Book Review – Testing The Claims of Church Growth

There is little reason to describe the author’s purpose in writing Testing The Claims of Church Growth, for the title makes it self-evident. My initial interest in this book was based on the description which says, “For 13 years prior to entering the ministry, Rev. Rodney E. Zwonitzer was a high-level corporate marketing executive for Westinghouse, Storage Technology, and United Technologies Mostek. Now he lays bare the real basis for Church Growth, finding that it is not in the Bible but in business.” I assumed this book would examine the claims of church growth through the eyes of one who is adept at studying and evaluating marketing.

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The book began in a promising fashion with the author providing a primer in marketing; defining it, explaining how it works, and describing his role in it when he was working with large corporations. The most notable information in this initial section is the paradigm shift companies undergo from having the product as the dominant force to the customer being supreme. There were clear reflections of the Church Growth movement in his analysis.

Interestingly, there was very little discussion of marketing beyond the initial section. Instead, the author continually compares and contrasts the claims of Church Growth advocates with claims of Confessional Lutherans and we see that the primary purpose of this book is to address the issues of Church Growth within a specific part of the Lutheran body. While this is not what I had expected, I still found it tremendously helpful. Zwonitzer argues from within the clearly defined, historic, structured framework of conservative Lutheranism. While I have read many evangelical responses to Church Growth, they often reply from within the chaos of evangelicalism. I would also point out that the author has a very strong grasp of the methodology, message and claims of Church Growth. This means that he is not arguing against a mere caricature of a movement, but instead probes to the roots, examining men like McGavaran and spending very little time with the modern-day heroes of church growth such as Rick Warren and Bill Hybels. He also gives credit where credit is due, praising Church Growth advocates for their desire to reach the lost, but at the same time affirming that to do this we do not need to resort to such extreme measures in marketing, theology and ecclesiology.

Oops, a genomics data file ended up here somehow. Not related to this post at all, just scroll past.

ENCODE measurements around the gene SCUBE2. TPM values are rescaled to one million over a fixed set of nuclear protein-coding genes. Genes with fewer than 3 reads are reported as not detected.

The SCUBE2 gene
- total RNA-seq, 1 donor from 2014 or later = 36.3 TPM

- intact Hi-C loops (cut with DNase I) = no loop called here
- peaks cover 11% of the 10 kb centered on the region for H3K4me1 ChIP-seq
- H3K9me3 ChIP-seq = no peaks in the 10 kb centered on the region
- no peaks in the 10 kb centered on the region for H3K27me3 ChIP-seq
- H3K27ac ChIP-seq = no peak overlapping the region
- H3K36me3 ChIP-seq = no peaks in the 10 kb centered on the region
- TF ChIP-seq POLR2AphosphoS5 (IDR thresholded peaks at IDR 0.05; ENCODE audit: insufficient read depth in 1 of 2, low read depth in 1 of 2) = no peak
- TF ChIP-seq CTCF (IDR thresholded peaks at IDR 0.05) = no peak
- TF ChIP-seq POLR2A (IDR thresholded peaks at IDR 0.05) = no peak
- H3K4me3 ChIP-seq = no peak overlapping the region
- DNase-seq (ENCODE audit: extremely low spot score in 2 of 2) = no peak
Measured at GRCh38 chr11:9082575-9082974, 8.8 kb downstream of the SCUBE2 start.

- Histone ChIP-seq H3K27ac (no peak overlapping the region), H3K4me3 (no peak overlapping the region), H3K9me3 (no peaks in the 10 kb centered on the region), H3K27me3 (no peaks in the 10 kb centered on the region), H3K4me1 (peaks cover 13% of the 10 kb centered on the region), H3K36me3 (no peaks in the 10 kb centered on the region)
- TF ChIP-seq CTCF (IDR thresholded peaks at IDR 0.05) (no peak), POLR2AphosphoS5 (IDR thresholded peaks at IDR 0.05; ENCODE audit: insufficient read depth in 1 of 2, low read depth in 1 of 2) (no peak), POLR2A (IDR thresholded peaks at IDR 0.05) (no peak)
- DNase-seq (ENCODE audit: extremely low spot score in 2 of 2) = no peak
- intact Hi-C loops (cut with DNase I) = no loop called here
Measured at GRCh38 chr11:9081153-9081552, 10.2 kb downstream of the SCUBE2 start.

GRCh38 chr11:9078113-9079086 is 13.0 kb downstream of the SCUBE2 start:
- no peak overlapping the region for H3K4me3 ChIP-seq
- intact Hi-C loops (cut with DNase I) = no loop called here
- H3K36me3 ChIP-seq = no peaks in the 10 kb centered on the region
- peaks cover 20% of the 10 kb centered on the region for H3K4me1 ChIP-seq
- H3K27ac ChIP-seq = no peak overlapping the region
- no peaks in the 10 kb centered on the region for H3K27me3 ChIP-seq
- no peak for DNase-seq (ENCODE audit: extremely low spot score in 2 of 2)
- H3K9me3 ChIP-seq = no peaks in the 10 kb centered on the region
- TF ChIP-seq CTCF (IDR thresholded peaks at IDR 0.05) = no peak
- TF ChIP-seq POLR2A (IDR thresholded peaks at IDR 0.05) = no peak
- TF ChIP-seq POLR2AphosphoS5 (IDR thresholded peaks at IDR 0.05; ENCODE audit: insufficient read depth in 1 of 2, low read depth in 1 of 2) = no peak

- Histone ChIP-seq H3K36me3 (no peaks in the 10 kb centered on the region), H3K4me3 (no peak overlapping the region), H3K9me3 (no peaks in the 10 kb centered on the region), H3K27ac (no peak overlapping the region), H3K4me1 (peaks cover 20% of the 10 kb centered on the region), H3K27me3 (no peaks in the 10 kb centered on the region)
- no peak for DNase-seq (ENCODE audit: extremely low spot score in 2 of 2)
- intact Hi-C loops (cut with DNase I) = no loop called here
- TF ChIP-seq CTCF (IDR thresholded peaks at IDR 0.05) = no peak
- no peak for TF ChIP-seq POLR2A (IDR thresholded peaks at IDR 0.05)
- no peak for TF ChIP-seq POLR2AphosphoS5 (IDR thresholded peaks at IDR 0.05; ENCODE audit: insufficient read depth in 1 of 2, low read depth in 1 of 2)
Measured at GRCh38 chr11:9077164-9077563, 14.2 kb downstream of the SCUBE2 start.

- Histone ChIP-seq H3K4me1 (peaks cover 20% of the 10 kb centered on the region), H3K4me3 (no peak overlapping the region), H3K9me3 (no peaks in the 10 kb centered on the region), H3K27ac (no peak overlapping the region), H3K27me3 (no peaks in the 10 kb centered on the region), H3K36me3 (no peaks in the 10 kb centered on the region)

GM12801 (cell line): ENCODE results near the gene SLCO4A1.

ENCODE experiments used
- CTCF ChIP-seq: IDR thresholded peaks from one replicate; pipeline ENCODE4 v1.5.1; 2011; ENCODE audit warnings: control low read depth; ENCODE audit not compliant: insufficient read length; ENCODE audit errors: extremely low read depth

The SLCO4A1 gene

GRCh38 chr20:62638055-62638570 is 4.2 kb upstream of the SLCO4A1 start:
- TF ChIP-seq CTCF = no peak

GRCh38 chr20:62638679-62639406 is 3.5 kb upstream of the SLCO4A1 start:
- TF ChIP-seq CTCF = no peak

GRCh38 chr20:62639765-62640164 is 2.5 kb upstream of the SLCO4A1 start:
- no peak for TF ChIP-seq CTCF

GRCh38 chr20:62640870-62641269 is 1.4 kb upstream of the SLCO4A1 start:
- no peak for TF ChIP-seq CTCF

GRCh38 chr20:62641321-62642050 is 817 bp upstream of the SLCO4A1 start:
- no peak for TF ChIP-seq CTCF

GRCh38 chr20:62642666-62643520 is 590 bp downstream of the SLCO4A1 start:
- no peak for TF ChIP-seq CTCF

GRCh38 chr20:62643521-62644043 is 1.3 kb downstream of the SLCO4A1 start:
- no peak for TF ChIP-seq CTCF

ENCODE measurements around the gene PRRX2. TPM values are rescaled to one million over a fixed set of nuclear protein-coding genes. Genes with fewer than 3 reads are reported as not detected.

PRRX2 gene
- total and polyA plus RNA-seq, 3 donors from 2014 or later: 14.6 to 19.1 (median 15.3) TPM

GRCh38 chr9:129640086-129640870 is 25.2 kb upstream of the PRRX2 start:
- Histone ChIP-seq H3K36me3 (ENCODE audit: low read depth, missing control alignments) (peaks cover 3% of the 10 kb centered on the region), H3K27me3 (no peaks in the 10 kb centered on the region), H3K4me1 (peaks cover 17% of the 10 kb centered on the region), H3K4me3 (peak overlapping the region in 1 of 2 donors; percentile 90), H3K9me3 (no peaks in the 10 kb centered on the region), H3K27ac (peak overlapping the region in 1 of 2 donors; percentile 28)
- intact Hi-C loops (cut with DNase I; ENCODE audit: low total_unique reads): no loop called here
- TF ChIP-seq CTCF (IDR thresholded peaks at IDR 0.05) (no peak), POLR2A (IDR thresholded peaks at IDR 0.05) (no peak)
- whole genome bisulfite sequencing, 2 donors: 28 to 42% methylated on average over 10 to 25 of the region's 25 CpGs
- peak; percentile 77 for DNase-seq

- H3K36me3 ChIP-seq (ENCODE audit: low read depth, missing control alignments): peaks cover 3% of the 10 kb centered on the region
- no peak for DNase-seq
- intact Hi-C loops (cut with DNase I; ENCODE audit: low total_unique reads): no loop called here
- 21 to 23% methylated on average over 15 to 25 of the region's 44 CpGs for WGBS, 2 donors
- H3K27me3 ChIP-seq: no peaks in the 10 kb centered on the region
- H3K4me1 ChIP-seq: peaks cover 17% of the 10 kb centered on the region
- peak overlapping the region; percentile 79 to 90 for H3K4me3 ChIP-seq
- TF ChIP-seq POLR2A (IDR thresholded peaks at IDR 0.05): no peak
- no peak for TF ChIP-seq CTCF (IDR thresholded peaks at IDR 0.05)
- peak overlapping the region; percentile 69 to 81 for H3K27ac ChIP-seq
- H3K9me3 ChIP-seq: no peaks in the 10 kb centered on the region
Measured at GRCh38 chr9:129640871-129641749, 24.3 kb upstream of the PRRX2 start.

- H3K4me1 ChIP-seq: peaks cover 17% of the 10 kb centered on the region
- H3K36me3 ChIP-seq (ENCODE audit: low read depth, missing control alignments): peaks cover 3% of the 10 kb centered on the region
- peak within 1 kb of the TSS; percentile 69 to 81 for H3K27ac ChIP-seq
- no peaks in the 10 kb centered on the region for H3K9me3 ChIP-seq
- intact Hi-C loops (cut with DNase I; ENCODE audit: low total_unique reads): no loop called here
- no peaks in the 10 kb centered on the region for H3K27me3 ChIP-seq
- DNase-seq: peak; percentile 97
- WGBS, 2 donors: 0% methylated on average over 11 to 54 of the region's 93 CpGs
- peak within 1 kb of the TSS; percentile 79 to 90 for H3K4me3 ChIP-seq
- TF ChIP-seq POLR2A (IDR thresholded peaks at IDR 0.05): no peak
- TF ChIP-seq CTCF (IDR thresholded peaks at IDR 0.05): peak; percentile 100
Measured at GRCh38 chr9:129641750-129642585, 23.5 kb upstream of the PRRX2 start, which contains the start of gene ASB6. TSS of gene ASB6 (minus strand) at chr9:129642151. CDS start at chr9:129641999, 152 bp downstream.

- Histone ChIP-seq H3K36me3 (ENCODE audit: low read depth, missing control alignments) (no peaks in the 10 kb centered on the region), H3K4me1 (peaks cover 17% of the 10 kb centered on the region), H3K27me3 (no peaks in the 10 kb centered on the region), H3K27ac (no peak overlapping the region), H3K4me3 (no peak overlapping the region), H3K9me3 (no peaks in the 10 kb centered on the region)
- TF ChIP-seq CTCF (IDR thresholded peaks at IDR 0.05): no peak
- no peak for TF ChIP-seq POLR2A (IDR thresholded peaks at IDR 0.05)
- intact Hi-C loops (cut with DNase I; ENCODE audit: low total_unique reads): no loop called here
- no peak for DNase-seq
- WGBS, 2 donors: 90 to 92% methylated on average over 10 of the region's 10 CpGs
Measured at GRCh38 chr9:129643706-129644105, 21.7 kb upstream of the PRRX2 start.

He writes, “I cannot fault CG [Church Growth] for its fervent desire to seek and save the lost. However, I must ask, Do you give up anything in this rush to grow, to succeed, to be relevant, to please the customer? The evidence convinces me that the answer must be yes. CG gives up the purity of the Gospel and the correct administration of the Sacraments in its zeal to grow.”

In the end, having examined many of the most pressing issues raised by Church Growth, he concludes that the Lutheran Church must respond to this issue and “hammer out a concord through the same means used by our Confessional forefathers.” He goes on to say that “The new controversy of Church Growth has been allowed to spread for more than two decades among our Confessional churches, bringing a scandal from outside our confession. This scandal must be addressed now before it is given more time to spread. It’s time for concord. It’s time to show our allegiance. It’s time to be Lutherans.”

So while I am not in the target demographic for this book, and while I disagree with some of the author’s ardently Lutheran theology, I did find it a helpful read.

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